A Trial by Jury
D. Graham Burnett
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When Princeton historian D. Graham Burnett answered his jury duty summons, he expected to spend a few days catching up on his reading in the court waiting room. Instead, he finds himself thrust into a high-pressure role as the jury foreman in a Manhattan trial. There he comes face to face with a stunning act of violence, a maze of conflicting evidence, and a parade of bizarre witnesses. But it is later, behind the closed door of the jury room, that he encounters the essence of the jury experience — he and eleven citizens from radically different backgrounds must hammer consensus out of confusion and strong disagreement. By the time he hands over the jury’s verdict, Burnett has undergone real transformation, not just in his attitude toward the legal system, but in his understanding of himself and his peers.
Offering a compelling courtroom drama and an intimate and sometimes humorous portrait of a fractious jury, A Trial by Jury is also a finely nuanced examination of law and justice, personal responsibility and civic duty, and the dynamics of power and authority between twelve equal people.
several hours picking over the contents of a large dump truck in an effort to recover Milcray’s overalls, which the hospital had discarded. Amazingly, they succeeded. Later, most of these items would prove to be splattered with a mixture of human bloods: Milcray’s and Cuffee’s. When Milcray came out of surgery the next day, his finger largely reconnected, he was asked if he would be willing to take a ride down to the station house in order to look over some photos, in hopes of making an
another week), but there would also be the difficulty of sorting out what specific bits we wanted to hear. How could we agree on what those were? If we really needed to hear them again, it was presumably because we weren’t sure what had been said; but if this was the case, how were we to specify to the court exactly what part we wanted? This rule made a certain kind of close work with the witnesses’ evidence impossible. For instance, a detailed collation of all the different times given by those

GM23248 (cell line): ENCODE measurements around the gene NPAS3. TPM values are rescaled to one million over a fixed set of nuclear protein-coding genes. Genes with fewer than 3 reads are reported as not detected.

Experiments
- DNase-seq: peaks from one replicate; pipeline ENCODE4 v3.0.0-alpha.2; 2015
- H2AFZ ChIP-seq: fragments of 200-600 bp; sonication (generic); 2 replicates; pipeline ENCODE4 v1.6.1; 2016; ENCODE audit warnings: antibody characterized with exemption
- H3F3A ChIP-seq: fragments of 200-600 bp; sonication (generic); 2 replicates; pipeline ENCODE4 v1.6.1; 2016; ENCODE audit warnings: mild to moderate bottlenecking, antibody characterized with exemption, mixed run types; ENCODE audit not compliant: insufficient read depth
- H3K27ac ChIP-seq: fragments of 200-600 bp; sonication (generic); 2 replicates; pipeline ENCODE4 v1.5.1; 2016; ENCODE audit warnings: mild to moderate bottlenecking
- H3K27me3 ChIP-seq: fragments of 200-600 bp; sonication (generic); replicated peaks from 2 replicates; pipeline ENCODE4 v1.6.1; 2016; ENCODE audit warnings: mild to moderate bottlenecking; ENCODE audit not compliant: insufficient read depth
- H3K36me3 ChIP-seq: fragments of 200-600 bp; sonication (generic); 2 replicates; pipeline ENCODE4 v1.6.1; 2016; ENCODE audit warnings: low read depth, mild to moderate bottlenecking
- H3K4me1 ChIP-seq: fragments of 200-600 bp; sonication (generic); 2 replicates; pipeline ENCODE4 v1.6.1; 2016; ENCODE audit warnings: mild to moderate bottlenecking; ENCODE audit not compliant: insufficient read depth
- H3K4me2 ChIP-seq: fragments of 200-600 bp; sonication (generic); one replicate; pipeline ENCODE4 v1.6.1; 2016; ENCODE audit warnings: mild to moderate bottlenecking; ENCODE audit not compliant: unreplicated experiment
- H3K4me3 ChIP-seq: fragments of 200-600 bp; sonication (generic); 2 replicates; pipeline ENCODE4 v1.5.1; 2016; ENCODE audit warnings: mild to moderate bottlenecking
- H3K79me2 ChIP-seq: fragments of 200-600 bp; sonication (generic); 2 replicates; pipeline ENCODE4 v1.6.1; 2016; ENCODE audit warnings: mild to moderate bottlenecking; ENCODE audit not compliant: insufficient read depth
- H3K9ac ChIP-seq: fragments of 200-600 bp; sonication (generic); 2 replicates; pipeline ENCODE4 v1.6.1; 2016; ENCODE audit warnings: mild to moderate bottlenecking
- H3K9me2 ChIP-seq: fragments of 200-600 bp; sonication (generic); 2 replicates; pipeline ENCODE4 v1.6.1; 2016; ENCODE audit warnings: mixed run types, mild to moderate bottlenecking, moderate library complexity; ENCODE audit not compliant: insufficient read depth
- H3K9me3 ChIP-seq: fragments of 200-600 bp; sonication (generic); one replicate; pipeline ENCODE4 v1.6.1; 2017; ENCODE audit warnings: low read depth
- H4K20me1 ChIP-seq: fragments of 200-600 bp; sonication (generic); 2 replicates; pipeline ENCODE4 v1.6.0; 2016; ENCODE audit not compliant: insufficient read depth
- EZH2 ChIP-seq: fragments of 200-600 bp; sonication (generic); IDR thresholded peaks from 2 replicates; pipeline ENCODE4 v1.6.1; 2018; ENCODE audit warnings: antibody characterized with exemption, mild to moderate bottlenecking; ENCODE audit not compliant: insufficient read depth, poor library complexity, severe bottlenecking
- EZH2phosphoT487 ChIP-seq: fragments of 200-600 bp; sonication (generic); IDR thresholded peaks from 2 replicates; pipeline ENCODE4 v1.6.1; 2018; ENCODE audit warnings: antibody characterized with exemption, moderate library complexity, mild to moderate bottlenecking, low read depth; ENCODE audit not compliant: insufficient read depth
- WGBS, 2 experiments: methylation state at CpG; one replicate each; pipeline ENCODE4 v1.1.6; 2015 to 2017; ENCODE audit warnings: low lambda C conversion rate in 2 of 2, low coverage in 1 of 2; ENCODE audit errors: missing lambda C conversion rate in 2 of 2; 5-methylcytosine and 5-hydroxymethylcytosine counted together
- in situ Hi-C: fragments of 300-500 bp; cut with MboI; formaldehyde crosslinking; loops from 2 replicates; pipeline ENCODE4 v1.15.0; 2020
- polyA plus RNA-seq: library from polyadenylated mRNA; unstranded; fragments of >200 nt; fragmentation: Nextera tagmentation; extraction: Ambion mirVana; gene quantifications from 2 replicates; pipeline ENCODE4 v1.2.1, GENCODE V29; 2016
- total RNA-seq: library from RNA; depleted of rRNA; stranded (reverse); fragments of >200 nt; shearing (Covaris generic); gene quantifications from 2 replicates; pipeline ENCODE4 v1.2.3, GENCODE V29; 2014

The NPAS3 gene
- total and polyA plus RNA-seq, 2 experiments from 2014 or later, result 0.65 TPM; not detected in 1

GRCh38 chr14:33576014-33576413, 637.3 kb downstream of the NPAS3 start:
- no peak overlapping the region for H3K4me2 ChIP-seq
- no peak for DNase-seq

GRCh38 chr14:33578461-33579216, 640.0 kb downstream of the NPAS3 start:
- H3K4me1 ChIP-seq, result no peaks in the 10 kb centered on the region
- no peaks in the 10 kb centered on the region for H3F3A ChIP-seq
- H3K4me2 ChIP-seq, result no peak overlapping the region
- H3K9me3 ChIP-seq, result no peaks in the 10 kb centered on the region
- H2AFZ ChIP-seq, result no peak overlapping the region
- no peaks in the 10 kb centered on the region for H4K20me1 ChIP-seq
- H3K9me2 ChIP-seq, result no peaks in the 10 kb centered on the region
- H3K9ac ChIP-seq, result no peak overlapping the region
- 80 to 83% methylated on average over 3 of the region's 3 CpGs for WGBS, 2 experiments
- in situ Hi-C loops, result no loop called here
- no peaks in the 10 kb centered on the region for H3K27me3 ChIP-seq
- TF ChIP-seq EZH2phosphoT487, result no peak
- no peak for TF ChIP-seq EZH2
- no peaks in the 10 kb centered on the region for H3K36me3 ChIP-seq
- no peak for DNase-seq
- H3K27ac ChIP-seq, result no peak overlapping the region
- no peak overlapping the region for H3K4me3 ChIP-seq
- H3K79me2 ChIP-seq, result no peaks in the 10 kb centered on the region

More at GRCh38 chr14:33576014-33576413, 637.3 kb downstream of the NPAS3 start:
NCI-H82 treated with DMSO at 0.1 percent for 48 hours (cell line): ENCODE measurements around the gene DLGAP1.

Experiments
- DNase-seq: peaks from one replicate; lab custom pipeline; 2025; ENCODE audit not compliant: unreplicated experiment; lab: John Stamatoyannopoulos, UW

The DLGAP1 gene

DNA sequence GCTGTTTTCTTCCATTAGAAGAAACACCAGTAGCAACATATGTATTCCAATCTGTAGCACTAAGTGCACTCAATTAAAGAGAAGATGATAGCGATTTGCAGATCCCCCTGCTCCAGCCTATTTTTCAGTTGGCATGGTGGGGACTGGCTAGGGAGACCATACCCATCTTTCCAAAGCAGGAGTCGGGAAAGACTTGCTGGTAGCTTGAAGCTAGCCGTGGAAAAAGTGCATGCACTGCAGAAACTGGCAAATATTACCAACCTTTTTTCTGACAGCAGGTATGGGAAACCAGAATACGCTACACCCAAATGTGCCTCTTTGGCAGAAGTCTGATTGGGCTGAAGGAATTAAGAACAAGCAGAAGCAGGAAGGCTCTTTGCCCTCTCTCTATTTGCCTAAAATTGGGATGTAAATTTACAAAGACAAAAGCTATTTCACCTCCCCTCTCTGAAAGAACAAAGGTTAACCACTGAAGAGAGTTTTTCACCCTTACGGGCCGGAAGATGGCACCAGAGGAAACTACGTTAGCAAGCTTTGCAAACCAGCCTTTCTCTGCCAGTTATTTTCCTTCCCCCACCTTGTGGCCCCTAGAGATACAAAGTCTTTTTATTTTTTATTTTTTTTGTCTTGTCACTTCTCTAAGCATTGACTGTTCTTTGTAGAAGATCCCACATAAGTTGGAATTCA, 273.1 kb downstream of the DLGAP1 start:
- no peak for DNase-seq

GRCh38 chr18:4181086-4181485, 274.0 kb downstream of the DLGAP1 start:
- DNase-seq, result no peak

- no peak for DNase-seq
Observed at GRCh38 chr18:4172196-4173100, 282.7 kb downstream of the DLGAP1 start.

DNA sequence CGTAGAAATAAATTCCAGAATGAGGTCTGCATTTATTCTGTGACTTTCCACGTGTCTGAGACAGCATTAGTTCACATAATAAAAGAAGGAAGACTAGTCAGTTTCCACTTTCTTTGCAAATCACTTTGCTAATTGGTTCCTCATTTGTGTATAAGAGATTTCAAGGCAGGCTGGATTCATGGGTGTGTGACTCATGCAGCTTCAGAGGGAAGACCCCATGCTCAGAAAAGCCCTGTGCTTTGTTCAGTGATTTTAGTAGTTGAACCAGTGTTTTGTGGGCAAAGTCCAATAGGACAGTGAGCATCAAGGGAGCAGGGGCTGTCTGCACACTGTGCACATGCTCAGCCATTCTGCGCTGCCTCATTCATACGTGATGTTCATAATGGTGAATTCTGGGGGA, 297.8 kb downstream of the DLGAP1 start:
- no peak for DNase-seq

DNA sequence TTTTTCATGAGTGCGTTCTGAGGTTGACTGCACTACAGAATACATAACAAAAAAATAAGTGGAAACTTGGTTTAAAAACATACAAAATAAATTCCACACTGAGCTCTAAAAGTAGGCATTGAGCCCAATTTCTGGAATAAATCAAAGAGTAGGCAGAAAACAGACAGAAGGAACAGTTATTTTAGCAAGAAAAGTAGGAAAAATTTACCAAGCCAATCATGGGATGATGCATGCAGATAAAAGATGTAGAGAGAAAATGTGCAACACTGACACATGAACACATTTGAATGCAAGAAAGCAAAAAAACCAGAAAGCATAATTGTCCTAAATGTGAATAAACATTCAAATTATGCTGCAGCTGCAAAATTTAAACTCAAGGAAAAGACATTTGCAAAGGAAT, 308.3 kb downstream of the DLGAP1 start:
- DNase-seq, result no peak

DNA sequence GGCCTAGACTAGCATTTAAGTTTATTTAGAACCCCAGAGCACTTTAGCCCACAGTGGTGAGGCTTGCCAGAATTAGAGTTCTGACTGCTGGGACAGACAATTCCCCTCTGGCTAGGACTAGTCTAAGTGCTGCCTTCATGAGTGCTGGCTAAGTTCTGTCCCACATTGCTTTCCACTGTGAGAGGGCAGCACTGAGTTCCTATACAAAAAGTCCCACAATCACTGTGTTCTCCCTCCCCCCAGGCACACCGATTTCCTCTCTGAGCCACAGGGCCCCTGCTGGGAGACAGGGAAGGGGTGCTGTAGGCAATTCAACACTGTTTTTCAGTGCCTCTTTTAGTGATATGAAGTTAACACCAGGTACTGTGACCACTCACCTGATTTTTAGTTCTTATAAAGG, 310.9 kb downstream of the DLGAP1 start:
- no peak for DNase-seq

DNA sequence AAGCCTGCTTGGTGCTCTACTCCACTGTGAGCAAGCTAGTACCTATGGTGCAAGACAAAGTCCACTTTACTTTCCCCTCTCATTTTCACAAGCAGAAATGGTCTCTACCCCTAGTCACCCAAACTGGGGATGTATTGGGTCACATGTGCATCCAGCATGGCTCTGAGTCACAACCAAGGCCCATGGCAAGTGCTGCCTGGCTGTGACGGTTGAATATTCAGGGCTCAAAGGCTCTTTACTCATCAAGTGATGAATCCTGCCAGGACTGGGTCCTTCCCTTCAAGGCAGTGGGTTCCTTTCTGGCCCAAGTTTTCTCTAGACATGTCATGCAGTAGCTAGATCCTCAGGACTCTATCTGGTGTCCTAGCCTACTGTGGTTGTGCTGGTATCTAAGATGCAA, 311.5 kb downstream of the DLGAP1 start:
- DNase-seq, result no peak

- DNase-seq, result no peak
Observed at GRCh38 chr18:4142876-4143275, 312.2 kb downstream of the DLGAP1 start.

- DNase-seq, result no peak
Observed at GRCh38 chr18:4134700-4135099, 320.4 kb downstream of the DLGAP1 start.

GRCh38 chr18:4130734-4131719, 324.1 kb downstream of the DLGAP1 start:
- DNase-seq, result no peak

seems that it is in the nature of reason to expose failures, slips, holes—to reveal them. A system that tried to hide its flaws would be, then, to that degree, less perfect than one that was avowedly imperfect. If the law could not get the defendant, then the law made us release him. It explicitly forbade us to nudge the rules to get the desired answer. In my reverie, the failure of the law was taking shape as its triumph, but when I rejoined the conversation, I heard growing consensus that the
have to do. I believe Monte Milcray did something very, very wrong in that room. But I also believe that nobody has asked me to play God. I’ve been asked to apply the law. Justice belongs to God; men only have the law. Justice is perfect, but the law can only be careful.” The statement centered the room. Here was an expression of despair that was a vow of faithfulness; a repudiation of sophistication that suddenly seemed overwhelmingly sage. No one spoke for several moments. He did not try to
taught at Yale and Columbia Universities, and is currently an assistant professor in the History Department at Princeton. Also by D. Graham Burnett Masters of All They Surveyed This Is a Borzoi Book Published by Alfred A. Knopf Copyright © 2001 by D. Graham Burnett All rights reserved under International and Pan-American Copyright Conventions. Published in the United States by Alfred A. Knopf, a division of Random House, Inc., New York. Distributed by Random House, Inc., New York.